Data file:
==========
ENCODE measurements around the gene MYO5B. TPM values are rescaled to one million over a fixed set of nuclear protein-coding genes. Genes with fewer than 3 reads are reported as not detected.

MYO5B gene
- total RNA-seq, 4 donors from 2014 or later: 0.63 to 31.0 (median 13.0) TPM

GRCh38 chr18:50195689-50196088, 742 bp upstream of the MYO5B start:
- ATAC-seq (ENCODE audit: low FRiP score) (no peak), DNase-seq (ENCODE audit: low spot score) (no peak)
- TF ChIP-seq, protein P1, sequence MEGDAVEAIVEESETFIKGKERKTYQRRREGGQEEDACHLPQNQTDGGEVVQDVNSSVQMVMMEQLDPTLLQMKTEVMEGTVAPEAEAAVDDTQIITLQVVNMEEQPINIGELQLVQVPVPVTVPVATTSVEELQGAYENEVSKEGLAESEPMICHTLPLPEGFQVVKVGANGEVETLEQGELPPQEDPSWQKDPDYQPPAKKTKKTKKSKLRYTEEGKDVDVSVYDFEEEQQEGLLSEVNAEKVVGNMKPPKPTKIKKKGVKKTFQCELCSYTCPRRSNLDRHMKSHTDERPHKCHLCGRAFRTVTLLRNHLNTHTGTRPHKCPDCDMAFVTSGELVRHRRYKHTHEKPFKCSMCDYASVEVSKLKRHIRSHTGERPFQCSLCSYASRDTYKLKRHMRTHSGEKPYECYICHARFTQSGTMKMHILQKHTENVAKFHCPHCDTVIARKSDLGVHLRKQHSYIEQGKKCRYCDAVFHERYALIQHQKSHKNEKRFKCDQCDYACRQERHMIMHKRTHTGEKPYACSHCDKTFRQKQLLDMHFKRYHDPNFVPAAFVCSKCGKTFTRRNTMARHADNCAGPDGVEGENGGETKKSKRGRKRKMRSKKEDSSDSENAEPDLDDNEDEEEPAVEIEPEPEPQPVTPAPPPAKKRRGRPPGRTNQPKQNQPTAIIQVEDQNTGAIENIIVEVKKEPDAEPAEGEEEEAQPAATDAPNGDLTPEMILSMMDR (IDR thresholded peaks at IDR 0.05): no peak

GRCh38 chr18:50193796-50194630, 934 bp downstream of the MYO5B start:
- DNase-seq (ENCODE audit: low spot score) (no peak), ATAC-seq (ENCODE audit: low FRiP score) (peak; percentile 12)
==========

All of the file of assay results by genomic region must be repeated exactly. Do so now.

ENCODE measurements around the gene MYO5B. TPM values are rescaled to one million over a fixed set of nuclear protein-coding genes. Genes with fewer than 3 reads are reported as not detected.

MYO5B gene
- total RNA-seq, 4 donors from 2014 or later: 0.63 to 31.0 (median 13.0) TPM

GRCh38 chr18:50195689-50196088, 742 bp upstream of the MYO5B start:
- ATAC-seq (ENCODE audit: low FRiP score) (no peak), DNase-seq (ENCODE audit: low spot score) (no peak)
- TF ChIP-seq, protein P1, sequence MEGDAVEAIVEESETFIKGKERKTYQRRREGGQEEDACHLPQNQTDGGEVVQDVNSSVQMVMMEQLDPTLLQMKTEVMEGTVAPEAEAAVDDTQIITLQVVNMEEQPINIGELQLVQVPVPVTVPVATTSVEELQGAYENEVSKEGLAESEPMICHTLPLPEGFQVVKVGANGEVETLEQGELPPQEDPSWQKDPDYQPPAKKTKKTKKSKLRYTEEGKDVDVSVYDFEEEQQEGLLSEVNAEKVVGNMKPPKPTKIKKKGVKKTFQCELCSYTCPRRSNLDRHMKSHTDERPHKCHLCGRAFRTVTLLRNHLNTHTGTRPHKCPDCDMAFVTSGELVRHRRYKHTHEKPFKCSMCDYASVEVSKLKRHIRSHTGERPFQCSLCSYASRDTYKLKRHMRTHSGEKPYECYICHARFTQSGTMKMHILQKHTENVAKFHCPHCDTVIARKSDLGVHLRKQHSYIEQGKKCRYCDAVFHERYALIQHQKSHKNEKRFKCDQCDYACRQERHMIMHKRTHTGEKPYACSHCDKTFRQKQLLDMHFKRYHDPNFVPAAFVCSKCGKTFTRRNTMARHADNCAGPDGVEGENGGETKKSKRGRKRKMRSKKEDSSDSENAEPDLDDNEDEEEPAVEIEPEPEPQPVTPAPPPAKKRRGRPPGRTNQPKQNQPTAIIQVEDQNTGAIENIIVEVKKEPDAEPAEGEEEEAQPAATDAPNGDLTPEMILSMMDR (IDR thresholded peaks at IDR 0.05): no peak

GRCh38 chr18:50193796-50194630, 934 bp downstream of the MYO5B start:
- DNase-seq (ENCODE audit: low spot score) (no peak), ATAC-seq (ENCODE audit: low FRiP score) (peak; percentile 12)